Tunnel Deeply

Over 52 weeks I will be learning all about how to live and work creatively. My teachers are Aussie birds and animals. It is week six and the creative force has produced the Echidna to build on the lessons that Australian birds, animals and habitat have been initiating.

Echidna teaches us the value of focusing on the little things. Paying attention to the small details can make the bigger picture that much more successful and nourishing. Take the time to look closely at the matters around you.

As well as looking at the little things, there is something in your life at the moment which requires further investigation. When Echidna is threatened they did deep into the ground. It’s time to dig a little deeper. This might be through research, conversation, chasing up leads or simply meditating or spending time ruminating on an issue until ‘it’ comes to you. Echidna energy is valuable for helping us to scrutinise ideas that – up until now have not been fully formed.

Echidna gives you the tools and power to not only look beneath the surface but tunnel deeply into your problems and thoughts and find nourishment from what you find there.

Echidna comes into our lives to show us what an asset being stubborn can be! Dig your claws in, brace your spines against your threshold, and protect yourself, your family, your ideas and your creations. When you let echidna teach you nourishing stubbornness, you also access stability. Echidna teaches you to remain grounded at all times, even when you are sailing through the lands of your creative imagination, coming up with new ideas and plans to make your life happier and healthier.

Posted in Apothecary for the Creative Spirit, Art and Healing, Artistic Almshouse, Artistic Midwife, Aussie Birds and Animal Wisdom, Aussie Birds and Animals, Back Yard Bird Life, Expressive Arts, Heather Blakey, Just Killing Time, Purveyor of Creative Stimuli, Resilience, Wild Play

Exploring the Expressive Arts

Over 52 weeks I will be learning all about how to live and work creatively. My teachers are Aussie birds and animals. It is week three and the creative force has produced the Musk Lorikeet to build on the lessons that Australian birds, animals and habitat are initiating.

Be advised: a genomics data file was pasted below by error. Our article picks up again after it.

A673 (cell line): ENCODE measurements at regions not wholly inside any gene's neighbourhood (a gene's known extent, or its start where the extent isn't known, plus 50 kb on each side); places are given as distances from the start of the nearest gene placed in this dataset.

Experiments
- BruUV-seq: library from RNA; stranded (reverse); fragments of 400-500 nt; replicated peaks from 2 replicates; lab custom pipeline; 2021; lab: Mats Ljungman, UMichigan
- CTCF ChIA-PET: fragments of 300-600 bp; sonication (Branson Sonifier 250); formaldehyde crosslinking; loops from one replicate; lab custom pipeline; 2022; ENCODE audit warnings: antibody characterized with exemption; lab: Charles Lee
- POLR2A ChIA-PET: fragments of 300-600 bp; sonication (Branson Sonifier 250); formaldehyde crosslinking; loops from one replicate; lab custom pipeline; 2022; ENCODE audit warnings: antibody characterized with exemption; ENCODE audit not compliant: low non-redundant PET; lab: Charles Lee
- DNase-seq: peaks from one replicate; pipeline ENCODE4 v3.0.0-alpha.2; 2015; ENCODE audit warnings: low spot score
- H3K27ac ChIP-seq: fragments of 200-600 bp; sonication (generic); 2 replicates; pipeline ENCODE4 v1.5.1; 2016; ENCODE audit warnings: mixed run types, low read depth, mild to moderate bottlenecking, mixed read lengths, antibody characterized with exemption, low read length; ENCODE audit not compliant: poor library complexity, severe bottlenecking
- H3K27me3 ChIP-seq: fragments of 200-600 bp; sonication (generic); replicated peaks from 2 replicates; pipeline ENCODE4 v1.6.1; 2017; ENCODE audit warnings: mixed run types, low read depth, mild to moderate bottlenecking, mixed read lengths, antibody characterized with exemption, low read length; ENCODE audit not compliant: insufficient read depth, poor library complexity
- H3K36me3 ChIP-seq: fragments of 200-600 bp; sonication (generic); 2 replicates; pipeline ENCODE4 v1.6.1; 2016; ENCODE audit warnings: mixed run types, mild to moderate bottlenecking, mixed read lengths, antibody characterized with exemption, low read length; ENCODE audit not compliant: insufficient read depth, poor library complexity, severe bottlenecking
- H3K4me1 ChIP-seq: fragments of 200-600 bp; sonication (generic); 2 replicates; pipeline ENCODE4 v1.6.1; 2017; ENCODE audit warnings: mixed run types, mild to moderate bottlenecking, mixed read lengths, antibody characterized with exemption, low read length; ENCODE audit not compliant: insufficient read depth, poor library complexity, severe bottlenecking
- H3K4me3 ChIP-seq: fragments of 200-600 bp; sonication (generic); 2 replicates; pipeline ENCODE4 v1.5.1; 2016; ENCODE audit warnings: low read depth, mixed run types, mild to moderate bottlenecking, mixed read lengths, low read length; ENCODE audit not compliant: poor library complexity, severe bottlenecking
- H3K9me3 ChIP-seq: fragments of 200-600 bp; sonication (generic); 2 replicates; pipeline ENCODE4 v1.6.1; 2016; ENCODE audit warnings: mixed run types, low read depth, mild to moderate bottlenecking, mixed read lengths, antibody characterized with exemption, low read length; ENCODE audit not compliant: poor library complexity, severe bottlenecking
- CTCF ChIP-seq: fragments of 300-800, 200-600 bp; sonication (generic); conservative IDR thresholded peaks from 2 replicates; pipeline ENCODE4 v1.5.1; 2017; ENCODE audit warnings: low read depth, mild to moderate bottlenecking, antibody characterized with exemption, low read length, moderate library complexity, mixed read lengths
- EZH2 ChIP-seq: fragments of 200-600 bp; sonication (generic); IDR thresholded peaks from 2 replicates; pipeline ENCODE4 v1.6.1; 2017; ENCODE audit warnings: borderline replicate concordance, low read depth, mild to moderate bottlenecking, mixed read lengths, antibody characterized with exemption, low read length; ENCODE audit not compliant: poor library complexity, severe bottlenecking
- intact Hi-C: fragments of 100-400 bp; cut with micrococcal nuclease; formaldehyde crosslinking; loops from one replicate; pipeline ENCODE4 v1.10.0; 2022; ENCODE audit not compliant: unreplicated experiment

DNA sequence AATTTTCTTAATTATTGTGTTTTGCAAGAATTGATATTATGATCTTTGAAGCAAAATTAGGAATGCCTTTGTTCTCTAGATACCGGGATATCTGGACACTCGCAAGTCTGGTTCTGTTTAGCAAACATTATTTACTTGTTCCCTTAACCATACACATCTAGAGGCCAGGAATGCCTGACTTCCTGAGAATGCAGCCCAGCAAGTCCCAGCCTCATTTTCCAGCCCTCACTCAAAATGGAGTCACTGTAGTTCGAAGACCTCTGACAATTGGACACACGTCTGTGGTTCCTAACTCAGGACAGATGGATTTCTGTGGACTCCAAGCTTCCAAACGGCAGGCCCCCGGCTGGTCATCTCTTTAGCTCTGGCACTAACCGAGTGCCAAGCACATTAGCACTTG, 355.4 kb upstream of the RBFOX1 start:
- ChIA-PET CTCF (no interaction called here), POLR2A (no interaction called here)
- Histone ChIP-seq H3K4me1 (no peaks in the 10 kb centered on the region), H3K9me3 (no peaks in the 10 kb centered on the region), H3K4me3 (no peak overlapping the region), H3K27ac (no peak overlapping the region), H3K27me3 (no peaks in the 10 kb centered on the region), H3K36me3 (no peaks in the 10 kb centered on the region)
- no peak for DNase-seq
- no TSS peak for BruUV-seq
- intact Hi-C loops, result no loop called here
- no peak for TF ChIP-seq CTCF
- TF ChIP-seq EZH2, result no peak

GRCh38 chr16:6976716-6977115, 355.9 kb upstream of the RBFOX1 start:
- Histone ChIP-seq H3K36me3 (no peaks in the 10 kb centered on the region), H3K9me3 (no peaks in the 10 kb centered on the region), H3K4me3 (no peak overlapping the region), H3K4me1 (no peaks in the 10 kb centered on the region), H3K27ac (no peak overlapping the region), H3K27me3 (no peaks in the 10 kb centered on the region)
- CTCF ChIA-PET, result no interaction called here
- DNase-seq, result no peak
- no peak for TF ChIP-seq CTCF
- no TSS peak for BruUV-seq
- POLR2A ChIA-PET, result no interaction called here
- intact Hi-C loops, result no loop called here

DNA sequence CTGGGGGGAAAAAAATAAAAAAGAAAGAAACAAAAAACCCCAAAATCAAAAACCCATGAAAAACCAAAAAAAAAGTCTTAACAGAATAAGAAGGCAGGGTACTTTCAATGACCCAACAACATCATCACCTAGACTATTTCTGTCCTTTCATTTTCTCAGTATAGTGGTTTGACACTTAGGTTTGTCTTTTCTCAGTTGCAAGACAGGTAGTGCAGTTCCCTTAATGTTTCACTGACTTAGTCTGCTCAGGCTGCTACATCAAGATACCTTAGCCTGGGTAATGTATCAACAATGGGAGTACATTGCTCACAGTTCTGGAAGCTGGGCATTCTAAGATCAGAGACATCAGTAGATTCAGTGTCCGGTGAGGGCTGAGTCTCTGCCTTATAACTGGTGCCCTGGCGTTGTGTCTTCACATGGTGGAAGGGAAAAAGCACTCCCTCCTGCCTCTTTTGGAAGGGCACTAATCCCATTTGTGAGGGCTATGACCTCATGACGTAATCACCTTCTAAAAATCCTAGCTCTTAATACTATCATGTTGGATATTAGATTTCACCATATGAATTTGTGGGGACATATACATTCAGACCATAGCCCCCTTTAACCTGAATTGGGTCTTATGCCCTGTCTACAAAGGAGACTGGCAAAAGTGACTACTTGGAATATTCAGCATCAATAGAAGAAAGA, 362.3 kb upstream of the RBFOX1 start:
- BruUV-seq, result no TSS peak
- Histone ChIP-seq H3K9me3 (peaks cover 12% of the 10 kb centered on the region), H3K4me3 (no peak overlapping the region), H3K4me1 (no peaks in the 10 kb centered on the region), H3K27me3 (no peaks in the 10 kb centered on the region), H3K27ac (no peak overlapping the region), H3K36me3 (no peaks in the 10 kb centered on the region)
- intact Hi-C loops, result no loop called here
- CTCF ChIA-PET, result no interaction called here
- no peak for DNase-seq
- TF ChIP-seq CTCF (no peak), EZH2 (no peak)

Lorikeets are full of silliness and humour, and they are also inquisitive about their surroundings. These comical birds remind the writer and artist to be expressive and bring colour, humour and light into their work. Lorikeet has drawn me to examine Expressive Arts. Expressive Arts and Art Therapy are creative therapies. The concept of expressive art resonates for me because it honours the process, rather than the final product.

With the arrival of Lorikett I decided that this 52-week project is an expressive art project. I am unashamedly doing this for myself. Committing to 52 weeks is huge and it represents a major shift for me to be genuinely creating FOR MYSELF and FOR THE CREATIVE SPIRIT. I do not actually care if many people engage or follow what I am doing! I am interested in observing and researching the process of being responsive to and feeding the creative spirit.

The web is full of expressive art material. It is a huge field! I was particularly impressed to find the work of Shelley Klammer. On her site, she has an updated list of a popular internet list of art therapy activities which were originally posted by the Nursing School Blog

Lorikeet has suggested that I reprint the section on relaxation, along with a link to Klammer.

Relaxation

Art therapy can be a great way to relax. Consider these exercises if you’re looking to feel a little more laid back.

  1. Paint to music. Letting your creativity flow in response to music is a great way to let out feelings and just relax.
  2. Make a scribble drawing. With this activity, you’ll turn a simple scribble into something beautiful, using line, color and your creativity.
  3. Finger paint. Finger painting isn’t just fun for kids– adults can enjoy it as well. Get your hands messy and really have fun spreading paint around.
  4. Make a mandala. Whether you use the traditional sand or draw one on your own, this meditative symbol can easily help you to loosen up.
  5. Draw with your eyes closed. Not being able to see what you are drawing intensifies fluidity, intuition, touch and sensitivity.
  6. Draw something HUGE. Getting your body involved and moving around can help release emotion as you’re drawing.
  7. Use color blocks. Colors often come with a lot of emotions attached. Choose several paint chips to work with and collage, paint and glue until you’ve created a colorful masterpiece.
  8. Let yourself be free. Don’t allow yourself to judge your work. If you think your paintings are too tight and controlled, this collection of tips and techniques to try should help you work in a looser style.